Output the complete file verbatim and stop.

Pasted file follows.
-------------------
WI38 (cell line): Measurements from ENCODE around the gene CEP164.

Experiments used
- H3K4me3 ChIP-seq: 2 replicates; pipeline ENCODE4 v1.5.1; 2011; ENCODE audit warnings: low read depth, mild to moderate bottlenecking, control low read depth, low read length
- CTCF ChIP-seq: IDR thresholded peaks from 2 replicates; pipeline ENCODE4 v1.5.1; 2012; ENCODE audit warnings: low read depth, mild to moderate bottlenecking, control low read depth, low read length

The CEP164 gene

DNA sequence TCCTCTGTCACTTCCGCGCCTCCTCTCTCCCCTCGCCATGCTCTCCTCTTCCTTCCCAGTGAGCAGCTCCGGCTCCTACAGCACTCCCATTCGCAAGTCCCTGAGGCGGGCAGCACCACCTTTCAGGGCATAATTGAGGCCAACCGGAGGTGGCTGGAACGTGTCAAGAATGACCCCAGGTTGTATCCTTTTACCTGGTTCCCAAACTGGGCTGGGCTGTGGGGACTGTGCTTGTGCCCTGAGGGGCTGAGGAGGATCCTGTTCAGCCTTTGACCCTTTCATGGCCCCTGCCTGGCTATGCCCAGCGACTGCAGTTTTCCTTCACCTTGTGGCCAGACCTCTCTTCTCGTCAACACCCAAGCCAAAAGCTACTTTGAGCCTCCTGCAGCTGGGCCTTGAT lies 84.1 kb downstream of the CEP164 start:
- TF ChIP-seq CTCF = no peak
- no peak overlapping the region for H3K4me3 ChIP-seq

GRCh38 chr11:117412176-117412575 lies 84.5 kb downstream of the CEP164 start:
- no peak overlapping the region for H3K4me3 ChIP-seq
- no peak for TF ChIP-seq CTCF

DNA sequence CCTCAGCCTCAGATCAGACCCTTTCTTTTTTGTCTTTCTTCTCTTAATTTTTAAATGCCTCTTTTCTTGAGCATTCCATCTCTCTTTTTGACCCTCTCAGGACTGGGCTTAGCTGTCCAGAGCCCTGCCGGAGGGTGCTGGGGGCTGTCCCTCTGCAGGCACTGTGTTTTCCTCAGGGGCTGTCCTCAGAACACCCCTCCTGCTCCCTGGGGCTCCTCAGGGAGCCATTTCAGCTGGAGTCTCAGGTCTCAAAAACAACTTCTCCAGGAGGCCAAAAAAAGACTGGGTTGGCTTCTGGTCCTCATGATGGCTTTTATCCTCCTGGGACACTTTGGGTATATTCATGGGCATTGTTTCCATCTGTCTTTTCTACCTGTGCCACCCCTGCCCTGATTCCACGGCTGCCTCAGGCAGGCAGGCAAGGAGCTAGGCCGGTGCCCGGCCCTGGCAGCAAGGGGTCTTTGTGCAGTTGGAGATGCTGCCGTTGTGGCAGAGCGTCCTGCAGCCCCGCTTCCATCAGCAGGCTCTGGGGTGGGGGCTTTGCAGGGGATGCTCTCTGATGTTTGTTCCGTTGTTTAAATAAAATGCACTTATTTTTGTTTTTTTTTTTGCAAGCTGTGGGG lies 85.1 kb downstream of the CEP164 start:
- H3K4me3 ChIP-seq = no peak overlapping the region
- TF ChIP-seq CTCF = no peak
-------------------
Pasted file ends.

WI38 (cell line): Measurements from ENCODE around the gene CEP164.

Experiments used
- H3K4me3 ChIP-seq: 2 replicates; pipeline ENCODE4 v1.5.1; 2011; ENCODE audit warnings: low read depth, mild to moderate bottlenecking, control low read depth, low read length
- CTCF ChIP-seq: IDR thresholded peaks from 2 replicates; pipeline ENCODE4 v1.5.1; 2012; ENCODE audit warnings: low read depth, mild to moderate bottlenecking, control low read depth, low read length

The CEP164 gene

DNA sequence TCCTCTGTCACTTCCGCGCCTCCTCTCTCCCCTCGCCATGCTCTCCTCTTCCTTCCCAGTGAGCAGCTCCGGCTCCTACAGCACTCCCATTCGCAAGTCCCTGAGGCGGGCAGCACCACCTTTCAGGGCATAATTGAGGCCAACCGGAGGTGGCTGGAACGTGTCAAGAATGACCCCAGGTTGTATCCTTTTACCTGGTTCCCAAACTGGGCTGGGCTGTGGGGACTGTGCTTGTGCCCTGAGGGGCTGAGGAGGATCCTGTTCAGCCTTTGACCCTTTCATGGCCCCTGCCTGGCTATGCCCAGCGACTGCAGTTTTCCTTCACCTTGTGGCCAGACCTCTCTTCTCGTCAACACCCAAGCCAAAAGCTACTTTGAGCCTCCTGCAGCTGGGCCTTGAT lies 84.1 kb downstream of the CEP164 start:
- TF ChIP-seq CTCF = no peak
- no peak overlapping the region for H3K4me3 ChIP-seq

GRCh38 chr11:117412176-117412575 lies 84.5 kb downstream of the CEP164 start:
- no peak overlapping the region for H3K4me3 ChIP-seq
- no peak for TF ChIP-seq CTCF

DNA sequence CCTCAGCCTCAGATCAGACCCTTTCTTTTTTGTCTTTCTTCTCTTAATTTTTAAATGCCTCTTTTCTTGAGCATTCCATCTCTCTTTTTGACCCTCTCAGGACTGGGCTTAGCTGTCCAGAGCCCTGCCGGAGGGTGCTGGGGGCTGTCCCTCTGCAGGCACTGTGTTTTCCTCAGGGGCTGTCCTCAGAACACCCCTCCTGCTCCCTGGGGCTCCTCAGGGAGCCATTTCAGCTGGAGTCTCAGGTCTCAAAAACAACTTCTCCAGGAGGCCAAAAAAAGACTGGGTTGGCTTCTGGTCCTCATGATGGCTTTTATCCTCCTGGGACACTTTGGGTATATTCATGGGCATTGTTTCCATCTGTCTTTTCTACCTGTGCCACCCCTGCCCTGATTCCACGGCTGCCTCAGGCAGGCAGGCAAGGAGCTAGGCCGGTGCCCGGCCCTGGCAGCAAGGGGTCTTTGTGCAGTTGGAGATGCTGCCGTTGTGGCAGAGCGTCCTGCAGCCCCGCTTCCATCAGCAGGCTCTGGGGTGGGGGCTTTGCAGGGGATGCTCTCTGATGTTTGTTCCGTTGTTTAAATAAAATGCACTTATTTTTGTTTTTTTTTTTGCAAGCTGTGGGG lies 85.1 kb downstream of the CEP164 start:
- H3K4me3 ChIP-seq = no peak overlapping the region
- TF ChIP-seq CTCF = no peak